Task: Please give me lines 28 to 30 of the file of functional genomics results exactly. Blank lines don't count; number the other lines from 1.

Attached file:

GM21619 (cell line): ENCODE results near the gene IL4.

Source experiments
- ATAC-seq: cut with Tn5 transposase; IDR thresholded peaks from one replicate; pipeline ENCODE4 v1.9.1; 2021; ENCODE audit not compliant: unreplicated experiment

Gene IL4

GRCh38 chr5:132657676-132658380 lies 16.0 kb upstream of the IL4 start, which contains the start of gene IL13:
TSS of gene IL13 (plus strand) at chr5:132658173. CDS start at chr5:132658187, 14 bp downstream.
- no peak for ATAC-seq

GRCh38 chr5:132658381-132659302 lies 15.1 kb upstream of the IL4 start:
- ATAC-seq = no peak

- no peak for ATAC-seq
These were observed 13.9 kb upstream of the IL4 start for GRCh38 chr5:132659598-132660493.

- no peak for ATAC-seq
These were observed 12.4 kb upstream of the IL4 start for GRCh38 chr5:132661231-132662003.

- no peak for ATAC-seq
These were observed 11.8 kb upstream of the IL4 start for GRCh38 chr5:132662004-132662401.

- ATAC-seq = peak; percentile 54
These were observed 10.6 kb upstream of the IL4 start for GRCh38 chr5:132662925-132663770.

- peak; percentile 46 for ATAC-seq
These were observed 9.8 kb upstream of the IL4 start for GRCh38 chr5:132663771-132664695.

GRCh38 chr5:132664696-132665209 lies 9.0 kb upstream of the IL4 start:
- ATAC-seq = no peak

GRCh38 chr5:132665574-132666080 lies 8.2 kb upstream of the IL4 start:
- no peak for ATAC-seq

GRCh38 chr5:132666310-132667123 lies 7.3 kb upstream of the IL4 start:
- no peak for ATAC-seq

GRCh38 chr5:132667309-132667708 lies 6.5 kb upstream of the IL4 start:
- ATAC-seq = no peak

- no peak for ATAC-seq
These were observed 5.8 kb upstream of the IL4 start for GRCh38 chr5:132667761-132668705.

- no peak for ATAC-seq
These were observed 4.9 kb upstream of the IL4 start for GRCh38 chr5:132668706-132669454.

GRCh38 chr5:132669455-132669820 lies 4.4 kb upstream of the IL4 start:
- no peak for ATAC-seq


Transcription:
- no peak for ATAC-seq
These were observed 5.8 kb upstream of the IL4 start for GRCh38 chr5:132667761-132668705.

- no peak for ATAC-seq